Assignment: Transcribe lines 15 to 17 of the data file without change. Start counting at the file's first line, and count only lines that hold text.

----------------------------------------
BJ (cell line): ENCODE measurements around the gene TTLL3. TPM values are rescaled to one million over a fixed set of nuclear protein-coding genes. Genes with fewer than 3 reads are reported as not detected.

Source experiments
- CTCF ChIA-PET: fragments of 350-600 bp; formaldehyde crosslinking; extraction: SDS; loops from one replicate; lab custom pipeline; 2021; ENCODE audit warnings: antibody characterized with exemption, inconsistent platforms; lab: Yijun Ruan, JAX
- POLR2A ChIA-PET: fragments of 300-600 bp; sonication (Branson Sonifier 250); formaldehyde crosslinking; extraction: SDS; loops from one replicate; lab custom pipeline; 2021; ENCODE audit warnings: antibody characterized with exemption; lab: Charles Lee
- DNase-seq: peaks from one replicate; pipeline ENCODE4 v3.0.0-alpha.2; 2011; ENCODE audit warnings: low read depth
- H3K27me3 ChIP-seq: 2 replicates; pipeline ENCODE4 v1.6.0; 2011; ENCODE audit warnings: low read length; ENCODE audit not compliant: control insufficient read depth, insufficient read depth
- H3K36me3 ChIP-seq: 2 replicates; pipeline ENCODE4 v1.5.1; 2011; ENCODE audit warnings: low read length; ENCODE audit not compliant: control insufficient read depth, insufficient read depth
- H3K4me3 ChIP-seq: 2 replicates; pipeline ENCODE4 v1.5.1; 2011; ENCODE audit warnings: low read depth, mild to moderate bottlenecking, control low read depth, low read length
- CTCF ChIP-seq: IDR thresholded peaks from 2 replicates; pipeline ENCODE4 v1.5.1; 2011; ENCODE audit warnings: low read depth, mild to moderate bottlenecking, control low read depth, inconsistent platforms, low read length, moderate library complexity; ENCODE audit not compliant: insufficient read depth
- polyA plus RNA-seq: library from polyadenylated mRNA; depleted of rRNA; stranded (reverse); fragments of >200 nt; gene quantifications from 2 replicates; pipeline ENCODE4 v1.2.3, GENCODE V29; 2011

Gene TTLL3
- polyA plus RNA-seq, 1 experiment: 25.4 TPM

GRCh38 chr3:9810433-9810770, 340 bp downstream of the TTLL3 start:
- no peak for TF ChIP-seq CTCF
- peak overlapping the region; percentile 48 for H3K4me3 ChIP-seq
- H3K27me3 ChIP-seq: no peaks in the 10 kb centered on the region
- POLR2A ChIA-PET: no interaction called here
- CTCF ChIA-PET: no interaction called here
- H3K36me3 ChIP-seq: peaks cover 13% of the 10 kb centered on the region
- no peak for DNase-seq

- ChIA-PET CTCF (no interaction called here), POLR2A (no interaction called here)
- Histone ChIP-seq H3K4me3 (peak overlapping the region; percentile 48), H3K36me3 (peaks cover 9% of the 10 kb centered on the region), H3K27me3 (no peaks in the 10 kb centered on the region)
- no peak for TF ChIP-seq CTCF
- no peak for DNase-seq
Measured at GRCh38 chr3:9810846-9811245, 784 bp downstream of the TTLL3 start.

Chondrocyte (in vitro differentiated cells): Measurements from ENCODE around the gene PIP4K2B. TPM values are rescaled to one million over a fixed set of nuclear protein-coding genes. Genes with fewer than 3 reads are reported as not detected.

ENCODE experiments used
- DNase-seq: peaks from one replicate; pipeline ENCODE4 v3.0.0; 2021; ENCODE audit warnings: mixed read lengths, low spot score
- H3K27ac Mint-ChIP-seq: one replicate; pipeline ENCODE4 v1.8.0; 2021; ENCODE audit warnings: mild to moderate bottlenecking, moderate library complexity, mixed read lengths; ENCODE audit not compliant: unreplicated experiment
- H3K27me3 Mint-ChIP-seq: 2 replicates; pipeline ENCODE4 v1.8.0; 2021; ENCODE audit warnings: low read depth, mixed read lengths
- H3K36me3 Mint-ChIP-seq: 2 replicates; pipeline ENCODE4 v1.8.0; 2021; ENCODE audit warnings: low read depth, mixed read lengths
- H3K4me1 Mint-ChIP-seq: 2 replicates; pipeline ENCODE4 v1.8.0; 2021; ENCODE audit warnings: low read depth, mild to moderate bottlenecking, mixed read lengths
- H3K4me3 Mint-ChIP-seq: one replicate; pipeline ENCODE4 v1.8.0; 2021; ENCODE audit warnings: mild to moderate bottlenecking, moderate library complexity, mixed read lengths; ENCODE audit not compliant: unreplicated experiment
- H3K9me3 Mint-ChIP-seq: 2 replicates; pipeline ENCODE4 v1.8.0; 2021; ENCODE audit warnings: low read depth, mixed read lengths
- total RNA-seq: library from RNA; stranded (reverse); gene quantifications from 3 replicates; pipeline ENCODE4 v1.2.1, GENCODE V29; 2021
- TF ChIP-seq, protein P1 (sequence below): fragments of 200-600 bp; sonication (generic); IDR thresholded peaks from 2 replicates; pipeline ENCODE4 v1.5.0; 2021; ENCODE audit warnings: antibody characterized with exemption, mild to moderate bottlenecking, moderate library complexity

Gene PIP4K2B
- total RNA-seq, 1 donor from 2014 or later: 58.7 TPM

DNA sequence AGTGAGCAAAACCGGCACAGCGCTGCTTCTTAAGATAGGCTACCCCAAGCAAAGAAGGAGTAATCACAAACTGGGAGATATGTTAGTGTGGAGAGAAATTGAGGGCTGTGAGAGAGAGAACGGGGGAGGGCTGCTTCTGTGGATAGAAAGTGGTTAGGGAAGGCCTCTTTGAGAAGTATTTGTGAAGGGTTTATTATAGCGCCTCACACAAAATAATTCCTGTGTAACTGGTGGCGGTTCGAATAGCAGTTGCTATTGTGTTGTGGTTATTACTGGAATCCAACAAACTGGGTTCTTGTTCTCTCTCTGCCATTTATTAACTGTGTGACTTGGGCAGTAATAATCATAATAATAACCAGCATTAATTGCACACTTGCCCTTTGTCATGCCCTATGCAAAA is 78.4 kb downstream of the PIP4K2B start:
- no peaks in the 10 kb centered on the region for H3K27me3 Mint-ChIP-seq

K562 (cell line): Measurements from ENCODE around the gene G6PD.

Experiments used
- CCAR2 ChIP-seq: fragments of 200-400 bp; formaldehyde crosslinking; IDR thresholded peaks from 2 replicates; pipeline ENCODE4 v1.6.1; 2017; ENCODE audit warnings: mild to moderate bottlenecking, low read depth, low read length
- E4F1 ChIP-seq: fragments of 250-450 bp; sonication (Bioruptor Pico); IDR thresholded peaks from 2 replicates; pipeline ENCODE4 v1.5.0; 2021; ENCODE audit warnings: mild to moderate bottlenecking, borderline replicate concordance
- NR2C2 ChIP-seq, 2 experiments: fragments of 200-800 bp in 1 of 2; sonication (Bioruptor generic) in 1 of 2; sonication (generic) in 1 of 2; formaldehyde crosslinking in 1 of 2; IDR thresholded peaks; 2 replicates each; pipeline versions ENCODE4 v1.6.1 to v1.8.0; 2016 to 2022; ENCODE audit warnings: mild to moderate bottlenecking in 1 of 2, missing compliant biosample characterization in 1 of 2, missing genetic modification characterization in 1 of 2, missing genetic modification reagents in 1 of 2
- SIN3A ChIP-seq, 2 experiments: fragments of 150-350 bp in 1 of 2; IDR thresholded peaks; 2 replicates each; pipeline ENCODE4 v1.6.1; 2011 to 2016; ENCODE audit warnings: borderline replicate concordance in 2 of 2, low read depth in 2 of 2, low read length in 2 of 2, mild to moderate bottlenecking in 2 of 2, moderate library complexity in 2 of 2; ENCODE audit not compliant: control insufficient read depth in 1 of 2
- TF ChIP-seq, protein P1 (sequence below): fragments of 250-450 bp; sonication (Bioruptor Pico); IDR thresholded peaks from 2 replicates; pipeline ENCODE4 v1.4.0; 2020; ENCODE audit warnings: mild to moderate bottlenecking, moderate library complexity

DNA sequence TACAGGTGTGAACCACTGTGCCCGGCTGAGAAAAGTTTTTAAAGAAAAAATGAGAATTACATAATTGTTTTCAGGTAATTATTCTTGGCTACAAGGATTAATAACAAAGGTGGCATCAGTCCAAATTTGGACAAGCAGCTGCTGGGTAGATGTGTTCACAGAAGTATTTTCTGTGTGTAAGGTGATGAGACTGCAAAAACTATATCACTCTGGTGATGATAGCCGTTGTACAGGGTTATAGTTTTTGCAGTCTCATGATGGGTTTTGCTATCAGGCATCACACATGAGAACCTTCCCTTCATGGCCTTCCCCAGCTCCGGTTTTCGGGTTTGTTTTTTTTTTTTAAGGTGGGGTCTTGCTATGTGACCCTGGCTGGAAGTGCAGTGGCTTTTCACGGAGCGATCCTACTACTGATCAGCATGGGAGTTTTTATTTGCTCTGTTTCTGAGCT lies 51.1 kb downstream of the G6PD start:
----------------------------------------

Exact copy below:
- peak overlapping the region; percentile 48 for H3K4me3 ChIP-seq
- H3K27me3 ChIP-seq: no peaks in the 10 kb centered on the region
- POLR2A ChIA-PET: no interaction called here